Magnet explains that Giuliani assumed power largely on the basis of the "broken window" theory pioneered by the ideologues at the Manhattan Institute. This posits the notion that petty crimes (or even offenses to bourgeois values) such as street-level drug dealing or panhandling have to be eradicated in order for larger law-and-order values to prevail. Unfortunately, many decent middle-class New Yorkers, who tended to vote Democrat, got suckered into voting for Giuliani because they were fed up with panhandlers, crack vials in their vestibule, etc.

Many probably now regret their decision after seeing Giuliani's mean-spirited assaults on the poor and on freedoms guaranteed by the bill of rights during his term in office. Unfortunately, as was the case with recent presidential elections, the Democrats failed to win office because they could not present a compelling alternative. It is probably the one flaw in this otherwise outstanding documentary that this problem is not given any real attention.

Film website: http://www.giulianitime.com/


  1. Re the “broken window” theory: I think there may be something to this after all. If the US had been halted years ago when it was committing lesser war crimes, it might not have committed its greater war crimes of recent years.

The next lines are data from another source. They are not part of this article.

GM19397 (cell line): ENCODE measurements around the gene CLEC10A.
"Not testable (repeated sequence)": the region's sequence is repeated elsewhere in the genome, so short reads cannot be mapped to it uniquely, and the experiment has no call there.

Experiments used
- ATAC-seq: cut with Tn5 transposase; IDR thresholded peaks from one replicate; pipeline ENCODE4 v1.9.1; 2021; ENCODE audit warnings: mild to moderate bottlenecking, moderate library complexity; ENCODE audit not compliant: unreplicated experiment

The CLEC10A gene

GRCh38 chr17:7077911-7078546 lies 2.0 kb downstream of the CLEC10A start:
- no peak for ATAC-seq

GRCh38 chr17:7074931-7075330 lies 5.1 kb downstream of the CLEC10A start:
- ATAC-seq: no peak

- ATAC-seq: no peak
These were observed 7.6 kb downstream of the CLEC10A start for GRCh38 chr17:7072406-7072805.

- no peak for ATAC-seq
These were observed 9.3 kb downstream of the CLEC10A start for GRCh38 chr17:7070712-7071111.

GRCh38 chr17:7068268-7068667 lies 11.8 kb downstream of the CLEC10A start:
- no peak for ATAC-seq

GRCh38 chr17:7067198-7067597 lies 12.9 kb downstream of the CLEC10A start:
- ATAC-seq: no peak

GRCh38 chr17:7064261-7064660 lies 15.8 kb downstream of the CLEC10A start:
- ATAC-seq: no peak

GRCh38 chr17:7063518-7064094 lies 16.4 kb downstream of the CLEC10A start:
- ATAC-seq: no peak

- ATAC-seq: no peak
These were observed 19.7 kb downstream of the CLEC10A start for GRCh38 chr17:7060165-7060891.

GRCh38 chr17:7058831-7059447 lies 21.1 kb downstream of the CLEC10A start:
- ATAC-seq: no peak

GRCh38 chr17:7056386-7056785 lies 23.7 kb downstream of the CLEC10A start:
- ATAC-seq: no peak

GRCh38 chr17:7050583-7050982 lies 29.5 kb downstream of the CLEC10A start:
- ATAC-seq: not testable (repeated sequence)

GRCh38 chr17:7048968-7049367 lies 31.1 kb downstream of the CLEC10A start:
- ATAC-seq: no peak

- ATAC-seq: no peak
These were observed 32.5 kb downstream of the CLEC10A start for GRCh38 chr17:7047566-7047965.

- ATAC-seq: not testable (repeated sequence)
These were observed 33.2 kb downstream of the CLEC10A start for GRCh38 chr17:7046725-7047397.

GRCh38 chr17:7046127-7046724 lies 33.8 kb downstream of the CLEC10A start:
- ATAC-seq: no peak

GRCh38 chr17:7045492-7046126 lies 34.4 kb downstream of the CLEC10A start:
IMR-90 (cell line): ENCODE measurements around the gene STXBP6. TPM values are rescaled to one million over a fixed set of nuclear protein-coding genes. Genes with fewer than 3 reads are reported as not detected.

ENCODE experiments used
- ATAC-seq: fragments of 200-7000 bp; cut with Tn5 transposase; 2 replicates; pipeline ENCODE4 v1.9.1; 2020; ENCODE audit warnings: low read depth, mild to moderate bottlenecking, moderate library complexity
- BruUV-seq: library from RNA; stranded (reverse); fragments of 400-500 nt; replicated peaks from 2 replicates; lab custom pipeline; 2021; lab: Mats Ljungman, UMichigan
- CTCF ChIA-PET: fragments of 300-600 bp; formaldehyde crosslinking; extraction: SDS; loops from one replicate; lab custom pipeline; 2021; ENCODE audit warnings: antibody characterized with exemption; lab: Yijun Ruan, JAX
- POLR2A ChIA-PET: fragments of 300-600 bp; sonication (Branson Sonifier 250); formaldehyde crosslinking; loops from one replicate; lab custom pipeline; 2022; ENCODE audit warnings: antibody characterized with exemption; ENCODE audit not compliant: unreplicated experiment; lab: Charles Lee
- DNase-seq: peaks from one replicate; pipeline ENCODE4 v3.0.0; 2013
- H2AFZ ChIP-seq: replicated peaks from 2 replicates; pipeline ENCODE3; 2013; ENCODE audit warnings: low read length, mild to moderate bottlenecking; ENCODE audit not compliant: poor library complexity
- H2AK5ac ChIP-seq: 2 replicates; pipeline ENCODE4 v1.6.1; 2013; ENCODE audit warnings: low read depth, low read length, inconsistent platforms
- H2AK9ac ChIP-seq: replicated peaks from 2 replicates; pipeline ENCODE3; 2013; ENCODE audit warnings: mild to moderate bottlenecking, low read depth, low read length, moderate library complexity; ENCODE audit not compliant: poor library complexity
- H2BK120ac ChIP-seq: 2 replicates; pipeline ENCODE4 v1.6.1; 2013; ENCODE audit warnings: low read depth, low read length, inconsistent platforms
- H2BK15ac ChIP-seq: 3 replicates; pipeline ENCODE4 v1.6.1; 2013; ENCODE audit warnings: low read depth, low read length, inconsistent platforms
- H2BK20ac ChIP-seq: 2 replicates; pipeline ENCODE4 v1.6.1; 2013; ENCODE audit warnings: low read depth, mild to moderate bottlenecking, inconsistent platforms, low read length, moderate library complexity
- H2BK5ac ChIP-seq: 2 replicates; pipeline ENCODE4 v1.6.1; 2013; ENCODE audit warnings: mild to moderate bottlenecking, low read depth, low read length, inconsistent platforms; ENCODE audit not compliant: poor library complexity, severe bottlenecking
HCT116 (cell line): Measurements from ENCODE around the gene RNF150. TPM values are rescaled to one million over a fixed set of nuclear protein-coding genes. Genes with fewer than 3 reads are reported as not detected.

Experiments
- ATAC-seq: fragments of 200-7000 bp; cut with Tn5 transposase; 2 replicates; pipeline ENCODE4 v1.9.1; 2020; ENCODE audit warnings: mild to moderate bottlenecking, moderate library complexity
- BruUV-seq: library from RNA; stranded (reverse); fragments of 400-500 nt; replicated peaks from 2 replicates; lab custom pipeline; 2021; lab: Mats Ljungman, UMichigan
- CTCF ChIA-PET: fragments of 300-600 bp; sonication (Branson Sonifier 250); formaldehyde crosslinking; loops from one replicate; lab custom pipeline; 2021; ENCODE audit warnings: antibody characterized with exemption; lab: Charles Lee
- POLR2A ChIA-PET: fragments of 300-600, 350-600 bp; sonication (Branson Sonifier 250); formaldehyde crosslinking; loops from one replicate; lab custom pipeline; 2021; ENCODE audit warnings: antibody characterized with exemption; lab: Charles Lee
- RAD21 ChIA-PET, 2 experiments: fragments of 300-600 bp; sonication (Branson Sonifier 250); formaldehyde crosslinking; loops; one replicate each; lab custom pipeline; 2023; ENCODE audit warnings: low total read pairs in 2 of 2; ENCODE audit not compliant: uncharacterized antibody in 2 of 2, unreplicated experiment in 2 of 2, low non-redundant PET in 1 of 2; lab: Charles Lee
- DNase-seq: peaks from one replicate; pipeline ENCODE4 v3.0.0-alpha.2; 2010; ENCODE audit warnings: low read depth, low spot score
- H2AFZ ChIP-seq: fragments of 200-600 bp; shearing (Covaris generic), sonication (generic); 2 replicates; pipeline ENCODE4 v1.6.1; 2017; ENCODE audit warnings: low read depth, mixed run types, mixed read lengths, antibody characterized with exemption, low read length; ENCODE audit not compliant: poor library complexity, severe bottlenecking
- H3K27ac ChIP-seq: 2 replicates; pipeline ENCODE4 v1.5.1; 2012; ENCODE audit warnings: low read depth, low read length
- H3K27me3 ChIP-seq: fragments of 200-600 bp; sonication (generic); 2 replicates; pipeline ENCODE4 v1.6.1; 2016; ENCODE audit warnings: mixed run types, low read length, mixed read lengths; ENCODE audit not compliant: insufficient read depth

Re Myron Magnet: I happened to see him years ago on the street in midtown Manhattan, and he is indeed a disconcerting figure — bizarrely anachronistic. I had the feeling I’d stumbled into a time warp and been whisked backed to 19th-century NYC like the protagonist of Jack Finney’s “Time and Again.”

    Comment by Carl R — May 12, 2006 @ 2:28 am

  2. I read the run-down on the film site of basic numbers belying the Guiliani admin’s claims to fame. I wonder about some of these, since I suspect that there might be demographic trends confounding the apparent meaning of the numbers given. In any case, I bet that defenders of Guiliani have their own set of facts to quote. It would be interesting to see what the pros, e.g. the criminologists have to say, esp., about the “broken windows” theory.

    Comment by Paul Lyon — May 12, 2006 @ 3:08 am

  3. […] Giuliani’s crackdown was examined in another fine documentary titled “Giuliani Time” about which I had to say: […]

    Pingback by 108 Cuchillo de Palo; Lost Angels: Skid Row is My Home | Louis Proyect: The Unrepentant Marxist — March 19, 2013 @ 6:40 pm